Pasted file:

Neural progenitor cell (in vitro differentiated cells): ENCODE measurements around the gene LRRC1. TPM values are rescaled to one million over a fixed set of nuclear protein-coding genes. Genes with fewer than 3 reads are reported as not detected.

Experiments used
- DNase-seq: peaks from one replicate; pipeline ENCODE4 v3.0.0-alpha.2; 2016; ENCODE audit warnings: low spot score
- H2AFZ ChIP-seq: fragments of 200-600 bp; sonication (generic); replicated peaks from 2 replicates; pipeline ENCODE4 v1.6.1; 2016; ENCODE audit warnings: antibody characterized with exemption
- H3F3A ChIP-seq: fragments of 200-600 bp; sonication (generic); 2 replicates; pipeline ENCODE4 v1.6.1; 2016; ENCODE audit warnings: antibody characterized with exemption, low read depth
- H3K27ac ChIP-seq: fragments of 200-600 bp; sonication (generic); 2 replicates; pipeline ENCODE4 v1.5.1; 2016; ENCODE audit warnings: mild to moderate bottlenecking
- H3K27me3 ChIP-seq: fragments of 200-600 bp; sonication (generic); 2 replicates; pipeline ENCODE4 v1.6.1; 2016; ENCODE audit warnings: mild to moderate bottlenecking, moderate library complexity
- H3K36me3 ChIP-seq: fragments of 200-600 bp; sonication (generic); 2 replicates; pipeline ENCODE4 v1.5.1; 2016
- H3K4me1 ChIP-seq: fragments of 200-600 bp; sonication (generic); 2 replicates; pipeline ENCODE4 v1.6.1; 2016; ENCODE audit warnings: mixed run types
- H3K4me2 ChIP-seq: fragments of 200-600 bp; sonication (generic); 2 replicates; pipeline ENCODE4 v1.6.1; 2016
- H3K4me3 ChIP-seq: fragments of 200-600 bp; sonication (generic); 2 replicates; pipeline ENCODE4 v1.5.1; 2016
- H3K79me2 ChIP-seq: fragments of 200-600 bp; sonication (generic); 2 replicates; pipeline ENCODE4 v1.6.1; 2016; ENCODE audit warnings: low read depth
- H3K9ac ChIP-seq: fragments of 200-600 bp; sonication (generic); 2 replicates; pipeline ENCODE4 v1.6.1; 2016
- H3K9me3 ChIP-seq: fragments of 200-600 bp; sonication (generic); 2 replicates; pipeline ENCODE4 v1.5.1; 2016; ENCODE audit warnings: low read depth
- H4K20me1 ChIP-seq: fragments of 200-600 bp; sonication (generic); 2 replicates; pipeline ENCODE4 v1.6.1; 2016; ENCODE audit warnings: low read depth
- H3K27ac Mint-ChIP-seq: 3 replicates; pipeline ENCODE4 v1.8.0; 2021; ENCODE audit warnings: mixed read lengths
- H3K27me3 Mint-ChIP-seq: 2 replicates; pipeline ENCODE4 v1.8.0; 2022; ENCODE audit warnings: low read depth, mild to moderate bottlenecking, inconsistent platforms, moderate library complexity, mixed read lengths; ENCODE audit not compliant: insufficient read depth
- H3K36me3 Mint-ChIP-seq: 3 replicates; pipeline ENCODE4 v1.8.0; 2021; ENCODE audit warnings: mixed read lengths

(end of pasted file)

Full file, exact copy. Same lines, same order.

Neural progenitor cell (in vitro differentiated cells): ENCODE measurements around the gene LRRC1. TPM values are rescaled to one million over a fixed set of nuclear protein-coding genes. Genes with fewer than 3 reads are reported as not detected.

Experiments used
- DNase-seq: peaks from one replicate; pipeline ENCODE4 v3.0.0-alpha.2; 2016; ENCODE audit warnings: low spot score
- H2AFZ ChIP-seq: fragments of 200-600 bp; sonication (generic); replicated peaks from 2 replicates; pipeline ENCODE4 v1.6.1; 2016; ENCODE audit warnings: antibody characterized with exemption
- H3F3A ChIP-seq: fragments of 200-600 bp; sonication (generic); 2 replicates; pipeline ENCODE4 v1.6.1; 2016; ENCODE audit warnings: antibody characterized with exemption, low read depth
- H3K27ac ChIP-seq: fragments of 200-600 bp; sonication (generic); 2 replicates; pipeline ENCODE4 v1.5.1; 2016; ENCODE audit warnings: mild to moderate bottlenecking
- H3K27me3 ChIP-seq: fragments of 200-600 bp; sonication (generic); 2 replicates; pipeline ENCODE4 v1.6.1; 2016; ENCODE audit warnings: mild to moderate bottlenecking, moderate library complexity
- H3K36me3 ChIP-seq: fragments of 200-600 bp; sonication (generic); 2 replicates; pipeline ENCODE4 v1.5.1; 2016
- H3K4me1 ChIP-seq: fragments of 200-600 bp; sonication (generic); 2 replicates; pipeline ENCODE4 v1.6.1; 2016; ENCODE audit warnings: mixed run types
- H3K4me2 ChIP-seq: fragments of 200-600 bp; sonication (generic); 2 replicates; pipeline ENCODE4 v1.6.1; 2016
- H3K4me3 ChIP-seq: fragments of 200-600 bp; sonication (generic); 2 replicates; pipeline ENCODE4 v1.5.1; 2016
- H3K79me2 ChIP-seq: fragments of 200-600 bp; sonication (generic); 2 replicates; pipeline ENCODE4 v1.6.1; 2016; ENCODE audit warnings: low read depth
- H3K9ac ChIP-seq: fragments of 200-600 bp; sonication (generic); 2 replicates; pipeline ENCODE4 v1.6.1; 2016
- H3K9me3 ChIP-seq: fragments of 200-600 bp; sonication (generic); 2 replicates; pipeline ENCODE4 v1.5.1; 2016; ENCODE audit warnings: low read depth
- H4K20me1 ChIP-seq: fragments of 200-600 bp; sonication (generic); 2 replicates; pipeline ENCODE4 v1.6.1; 2016; ENCODE audit warnings: low read depth
- H3K27ac Mint-ChIP-seq: 3 replicates; pipeline ENCODE4 v1.8.0; 2021; ENCODE audit warnings: mixed read lengths
- H3K27me3 Mint-ChIP-seq: 2 replicates; pipeline ENCODE4 v1.8.0; 2022; ENCODE audit warnings: low read depth, mild to moderate bottlenecking, inconsistent platforms, moderate library complexity, mixed read lengths; ENCODE audit not compliant: insufficient read depth
- H3K36me3 Mint-ChIP-seq: 3 replicates; pipeline ENCODE4 v1.8.0; 2021; ENCODE audit warnings: mixed read lengths